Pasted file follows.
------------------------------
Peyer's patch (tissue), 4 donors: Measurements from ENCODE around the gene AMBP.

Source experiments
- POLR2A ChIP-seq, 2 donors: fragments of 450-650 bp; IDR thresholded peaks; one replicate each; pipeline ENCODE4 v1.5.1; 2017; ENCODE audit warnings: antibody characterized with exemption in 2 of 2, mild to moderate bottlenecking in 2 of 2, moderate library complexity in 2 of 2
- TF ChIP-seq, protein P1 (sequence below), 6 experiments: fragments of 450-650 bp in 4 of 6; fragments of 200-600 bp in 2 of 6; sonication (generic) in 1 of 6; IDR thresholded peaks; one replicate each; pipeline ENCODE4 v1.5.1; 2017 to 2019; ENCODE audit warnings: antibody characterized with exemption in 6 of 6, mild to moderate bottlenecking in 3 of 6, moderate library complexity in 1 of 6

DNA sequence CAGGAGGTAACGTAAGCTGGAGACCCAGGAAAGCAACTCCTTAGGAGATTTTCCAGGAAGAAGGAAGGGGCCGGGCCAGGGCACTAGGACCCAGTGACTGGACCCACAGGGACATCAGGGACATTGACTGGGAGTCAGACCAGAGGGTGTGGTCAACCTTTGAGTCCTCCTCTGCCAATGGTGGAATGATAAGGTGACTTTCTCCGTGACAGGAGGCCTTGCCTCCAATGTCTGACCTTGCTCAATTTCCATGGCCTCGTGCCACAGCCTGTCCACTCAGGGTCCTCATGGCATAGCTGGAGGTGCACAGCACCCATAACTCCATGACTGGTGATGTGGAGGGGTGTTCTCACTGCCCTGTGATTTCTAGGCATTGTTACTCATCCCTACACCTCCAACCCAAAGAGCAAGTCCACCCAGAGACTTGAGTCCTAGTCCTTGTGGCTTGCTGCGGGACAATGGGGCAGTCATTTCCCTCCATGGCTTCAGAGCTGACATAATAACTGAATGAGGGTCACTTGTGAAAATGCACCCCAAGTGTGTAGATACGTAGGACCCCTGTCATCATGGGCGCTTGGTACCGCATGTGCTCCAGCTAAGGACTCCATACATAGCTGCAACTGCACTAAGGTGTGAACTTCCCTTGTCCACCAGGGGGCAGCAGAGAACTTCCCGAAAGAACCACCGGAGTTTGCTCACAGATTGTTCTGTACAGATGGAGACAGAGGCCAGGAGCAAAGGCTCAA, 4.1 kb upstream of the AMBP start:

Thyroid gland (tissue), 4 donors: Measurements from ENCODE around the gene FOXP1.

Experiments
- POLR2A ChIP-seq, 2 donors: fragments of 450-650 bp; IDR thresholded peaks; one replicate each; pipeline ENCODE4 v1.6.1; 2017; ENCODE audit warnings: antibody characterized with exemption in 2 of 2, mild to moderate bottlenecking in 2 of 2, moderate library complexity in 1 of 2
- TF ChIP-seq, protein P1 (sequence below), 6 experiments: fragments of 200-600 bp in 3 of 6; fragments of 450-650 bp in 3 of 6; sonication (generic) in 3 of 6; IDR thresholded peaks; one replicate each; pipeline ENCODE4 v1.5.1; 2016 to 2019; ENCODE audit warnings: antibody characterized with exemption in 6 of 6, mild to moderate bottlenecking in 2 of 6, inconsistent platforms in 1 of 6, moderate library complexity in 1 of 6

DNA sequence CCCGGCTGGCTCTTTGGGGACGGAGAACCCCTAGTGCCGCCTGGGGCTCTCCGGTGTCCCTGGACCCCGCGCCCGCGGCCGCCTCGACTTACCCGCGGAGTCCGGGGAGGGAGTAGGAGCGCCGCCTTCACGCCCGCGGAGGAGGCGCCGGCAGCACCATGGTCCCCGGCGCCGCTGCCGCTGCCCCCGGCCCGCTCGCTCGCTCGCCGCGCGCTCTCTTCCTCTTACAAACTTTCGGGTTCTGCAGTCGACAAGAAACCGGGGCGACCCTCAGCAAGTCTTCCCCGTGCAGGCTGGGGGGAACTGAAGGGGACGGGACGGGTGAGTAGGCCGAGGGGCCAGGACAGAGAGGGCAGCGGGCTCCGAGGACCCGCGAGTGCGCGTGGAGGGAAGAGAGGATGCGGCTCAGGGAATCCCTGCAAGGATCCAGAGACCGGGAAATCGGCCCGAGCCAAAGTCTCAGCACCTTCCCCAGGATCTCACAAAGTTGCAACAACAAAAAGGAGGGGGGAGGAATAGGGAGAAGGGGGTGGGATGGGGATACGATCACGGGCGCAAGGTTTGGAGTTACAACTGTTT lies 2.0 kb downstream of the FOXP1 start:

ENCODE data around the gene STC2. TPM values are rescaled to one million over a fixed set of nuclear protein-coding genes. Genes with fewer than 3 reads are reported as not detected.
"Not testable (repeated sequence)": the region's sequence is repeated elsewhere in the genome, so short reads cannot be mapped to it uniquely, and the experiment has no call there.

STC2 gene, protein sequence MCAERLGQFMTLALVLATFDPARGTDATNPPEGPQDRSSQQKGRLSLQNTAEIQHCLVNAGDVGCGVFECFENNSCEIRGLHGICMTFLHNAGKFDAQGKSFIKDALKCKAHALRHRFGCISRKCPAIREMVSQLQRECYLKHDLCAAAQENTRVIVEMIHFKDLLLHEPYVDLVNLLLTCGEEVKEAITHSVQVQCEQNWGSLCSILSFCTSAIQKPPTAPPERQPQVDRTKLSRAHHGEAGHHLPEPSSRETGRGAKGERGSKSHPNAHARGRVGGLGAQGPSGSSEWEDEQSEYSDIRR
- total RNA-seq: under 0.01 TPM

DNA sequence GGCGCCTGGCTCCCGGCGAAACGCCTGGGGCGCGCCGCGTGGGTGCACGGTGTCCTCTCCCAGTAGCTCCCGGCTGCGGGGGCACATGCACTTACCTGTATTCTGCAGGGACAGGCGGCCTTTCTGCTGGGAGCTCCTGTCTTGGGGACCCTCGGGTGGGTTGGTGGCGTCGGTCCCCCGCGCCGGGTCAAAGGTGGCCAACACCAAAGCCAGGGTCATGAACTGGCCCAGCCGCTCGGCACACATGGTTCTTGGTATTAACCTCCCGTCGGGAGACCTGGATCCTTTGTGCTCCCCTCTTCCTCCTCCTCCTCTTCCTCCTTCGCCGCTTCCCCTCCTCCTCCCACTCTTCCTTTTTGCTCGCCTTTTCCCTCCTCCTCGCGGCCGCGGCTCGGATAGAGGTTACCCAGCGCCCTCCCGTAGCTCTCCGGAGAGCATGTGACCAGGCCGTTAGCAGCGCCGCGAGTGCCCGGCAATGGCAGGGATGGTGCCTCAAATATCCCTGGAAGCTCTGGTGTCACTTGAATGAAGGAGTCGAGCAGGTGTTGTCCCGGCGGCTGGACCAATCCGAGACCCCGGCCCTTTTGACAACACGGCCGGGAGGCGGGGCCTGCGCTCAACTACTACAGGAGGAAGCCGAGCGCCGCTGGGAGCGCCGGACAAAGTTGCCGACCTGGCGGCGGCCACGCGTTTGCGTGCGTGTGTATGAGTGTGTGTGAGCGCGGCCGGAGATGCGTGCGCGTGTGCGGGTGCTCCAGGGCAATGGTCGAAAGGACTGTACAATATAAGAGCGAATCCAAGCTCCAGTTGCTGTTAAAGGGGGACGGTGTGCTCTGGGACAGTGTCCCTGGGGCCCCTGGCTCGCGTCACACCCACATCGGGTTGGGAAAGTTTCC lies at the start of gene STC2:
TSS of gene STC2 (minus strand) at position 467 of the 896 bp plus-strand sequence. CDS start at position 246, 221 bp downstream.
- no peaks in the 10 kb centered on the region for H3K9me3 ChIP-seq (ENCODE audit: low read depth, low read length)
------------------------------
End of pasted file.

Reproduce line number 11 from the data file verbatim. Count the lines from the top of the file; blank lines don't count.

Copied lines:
ENCODE data around the gene STC2. TPM values are rescaled to one million over a fixed set of nuclear protein-coding genes. Genes with fewer than 3 reads are reported as not detected.